BMW and Daimler team up on ride hailing and sharing
Arch rivals will each own 50% of alliance which centres on services such as DriveNow and car2go
The alliance illustrates how even powerful carmakers are looking to share the burden on the future of mobility. Photograph: Reuters
BMW and Daimler, arch rivals in global luxury car sales, are joining forces to gain scale in technology and services including digital ride hailing and electric vehicle charging, underscoring the transformation hitting the industry.
Pending approval from regulators, the two groups - each more than a century old - will partner in five different areas to flesh out new concepts for future mobility, they said on Wednesday following more than a year of speculation.
Central to the alliance are car-sharing services including DriveNow and car2go, ride-hailing, on demand mobility, parking, and electric car charging. Each company will own 50 per cent of the new alliance, but they will remain rivals in their respective core businesses.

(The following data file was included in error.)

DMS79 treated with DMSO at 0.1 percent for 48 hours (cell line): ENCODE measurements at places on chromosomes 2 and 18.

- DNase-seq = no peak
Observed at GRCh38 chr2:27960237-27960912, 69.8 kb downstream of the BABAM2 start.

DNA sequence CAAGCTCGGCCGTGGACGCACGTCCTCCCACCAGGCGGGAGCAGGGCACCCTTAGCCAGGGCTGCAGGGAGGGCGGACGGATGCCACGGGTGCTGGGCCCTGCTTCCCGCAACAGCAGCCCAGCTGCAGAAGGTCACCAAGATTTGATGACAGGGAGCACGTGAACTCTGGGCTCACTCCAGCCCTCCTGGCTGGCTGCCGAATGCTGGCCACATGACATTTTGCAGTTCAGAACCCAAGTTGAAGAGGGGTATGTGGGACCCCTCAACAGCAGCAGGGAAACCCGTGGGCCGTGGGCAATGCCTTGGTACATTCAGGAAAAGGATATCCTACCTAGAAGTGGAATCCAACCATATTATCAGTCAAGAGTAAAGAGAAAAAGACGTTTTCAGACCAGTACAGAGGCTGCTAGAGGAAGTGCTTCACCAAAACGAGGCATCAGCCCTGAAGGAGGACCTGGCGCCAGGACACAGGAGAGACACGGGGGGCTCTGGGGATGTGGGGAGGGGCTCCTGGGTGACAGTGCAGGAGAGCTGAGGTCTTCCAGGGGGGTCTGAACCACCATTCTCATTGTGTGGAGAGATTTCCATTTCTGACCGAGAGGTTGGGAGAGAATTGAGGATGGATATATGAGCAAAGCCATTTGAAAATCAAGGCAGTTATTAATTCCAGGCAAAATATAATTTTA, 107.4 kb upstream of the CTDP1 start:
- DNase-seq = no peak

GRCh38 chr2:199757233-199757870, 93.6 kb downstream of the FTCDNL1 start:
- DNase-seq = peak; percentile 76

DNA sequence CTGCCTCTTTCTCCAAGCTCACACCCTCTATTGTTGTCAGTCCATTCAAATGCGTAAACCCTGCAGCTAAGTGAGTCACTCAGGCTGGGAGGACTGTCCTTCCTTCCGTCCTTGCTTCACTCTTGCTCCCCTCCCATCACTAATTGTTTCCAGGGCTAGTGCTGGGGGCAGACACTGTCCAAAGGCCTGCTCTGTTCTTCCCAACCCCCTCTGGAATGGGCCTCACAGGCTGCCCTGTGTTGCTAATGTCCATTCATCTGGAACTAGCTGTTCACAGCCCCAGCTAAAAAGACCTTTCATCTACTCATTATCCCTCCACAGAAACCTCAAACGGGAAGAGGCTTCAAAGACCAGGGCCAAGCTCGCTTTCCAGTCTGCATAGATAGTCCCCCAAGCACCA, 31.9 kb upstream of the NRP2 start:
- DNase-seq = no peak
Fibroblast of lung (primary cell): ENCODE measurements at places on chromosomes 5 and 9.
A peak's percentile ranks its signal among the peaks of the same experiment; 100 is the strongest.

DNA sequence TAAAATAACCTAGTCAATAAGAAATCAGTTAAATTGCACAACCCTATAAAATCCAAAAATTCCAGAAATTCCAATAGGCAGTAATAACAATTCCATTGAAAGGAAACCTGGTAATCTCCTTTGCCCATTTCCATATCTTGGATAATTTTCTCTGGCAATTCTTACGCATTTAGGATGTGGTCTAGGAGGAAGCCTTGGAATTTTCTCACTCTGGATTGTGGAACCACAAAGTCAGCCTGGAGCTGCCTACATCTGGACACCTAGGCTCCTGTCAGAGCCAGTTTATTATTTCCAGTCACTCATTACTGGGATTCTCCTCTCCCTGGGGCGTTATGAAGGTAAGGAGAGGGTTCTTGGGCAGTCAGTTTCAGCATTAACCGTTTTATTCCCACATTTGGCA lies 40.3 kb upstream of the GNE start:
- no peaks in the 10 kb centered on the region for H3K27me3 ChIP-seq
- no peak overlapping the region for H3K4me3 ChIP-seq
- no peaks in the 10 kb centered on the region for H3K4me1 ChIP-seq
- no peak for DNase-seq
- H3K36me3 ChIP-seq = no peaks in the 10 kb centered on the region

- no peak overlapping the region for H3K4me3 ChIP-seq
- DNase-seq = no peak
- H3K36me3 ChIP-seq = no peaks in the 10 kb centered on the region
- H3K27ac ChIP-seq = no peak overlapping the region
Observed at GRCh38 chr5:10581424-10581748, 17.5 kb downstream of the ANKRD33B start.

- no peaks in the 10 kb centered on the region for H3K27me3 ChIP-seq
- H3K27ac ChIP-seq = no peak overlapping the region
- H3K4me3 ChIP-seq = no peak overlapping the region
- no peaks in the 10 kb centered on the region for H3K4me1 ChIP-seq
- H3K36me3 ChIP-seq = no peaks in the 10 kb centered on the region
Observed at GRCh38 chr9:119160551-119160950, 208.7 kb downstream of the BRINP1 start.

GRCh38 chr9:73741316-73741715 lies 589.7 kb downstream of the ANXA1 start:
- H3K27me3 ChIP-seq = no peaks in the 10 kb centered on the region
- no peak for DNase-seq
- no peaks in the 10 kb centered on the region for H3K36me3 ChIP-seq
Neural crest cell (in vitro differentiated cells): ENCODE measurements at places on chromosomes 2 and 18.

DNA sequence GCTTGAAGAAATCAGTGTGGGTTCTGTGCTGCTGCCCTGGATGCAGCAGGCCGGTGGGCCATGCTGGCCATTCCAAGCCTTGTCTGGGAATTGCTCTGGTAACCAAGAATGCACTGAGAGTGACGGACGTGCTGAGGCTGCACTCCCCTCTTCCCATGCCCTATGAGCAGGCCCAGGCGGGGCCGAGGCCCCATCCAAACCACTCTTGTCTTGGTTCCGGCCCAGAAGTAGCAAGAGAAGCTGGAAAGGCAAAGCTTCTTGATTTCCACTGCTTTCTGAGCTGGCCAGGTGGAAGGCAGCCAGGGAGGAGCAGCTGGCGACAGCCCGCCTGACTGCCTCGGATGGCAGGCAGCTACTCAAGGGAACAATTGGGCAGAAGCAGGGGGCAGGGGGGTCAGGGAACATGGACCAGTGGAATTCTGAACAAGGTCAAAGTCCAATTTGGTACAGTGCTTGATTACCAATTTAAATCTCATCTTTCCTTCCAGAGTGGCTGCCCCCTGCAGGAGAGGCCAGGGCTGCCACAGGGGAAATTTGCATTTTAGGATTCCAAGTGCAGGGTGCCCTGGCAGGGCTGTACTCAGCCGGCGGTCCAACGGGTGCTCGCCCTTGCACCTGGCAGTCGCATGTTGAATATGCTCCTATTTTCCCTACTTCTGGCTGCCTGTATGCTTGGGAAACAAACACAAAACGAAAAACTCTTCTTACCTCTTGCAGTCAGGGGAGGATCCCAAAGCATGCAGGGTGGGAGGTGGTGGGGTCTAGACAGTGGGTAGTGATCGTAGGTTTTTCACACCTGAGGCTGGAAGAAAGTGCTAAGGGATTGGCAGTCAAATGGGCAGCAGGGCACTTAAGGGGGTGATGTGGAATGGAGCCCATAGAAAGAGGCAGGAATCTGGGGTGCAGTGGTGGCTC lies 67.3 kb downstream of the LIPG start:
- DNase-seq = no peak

The alliance highlights how even the most successful carmakers consider the future world of mobility too complex and challenging to tackle on their own, given the rise of start-ups such as Uber and Lyft, and the influence of tech giants such as Google.
The agreement follows other partnerships in recent year including last year’s joint-venture between BMW, Daimler, Volkswagen and Ford to create Ionity, a charging network in Europe, and the joint purchase of mapping service HERE in 2015 by Audi, Daimler and BMW.
The companies said the agreement would help them rapidly scale up new services that in many cases have been in competition.
“Combining our mobility services as planned will create a unique digital ecosystem,” said Harald Krueger, BMW chief executive. “This alliance will make it easier for our customers to discover the emission-free mobility of the future.”
Dieter Zetsche, CEO of Mercedes-Benz parent Daimler, added: “We will not leave the task of shaping future urban mobility to others. There will be more people than ever before without a car who still want to be extremely mobile.”
– Copyright The Financial Times Limited 2018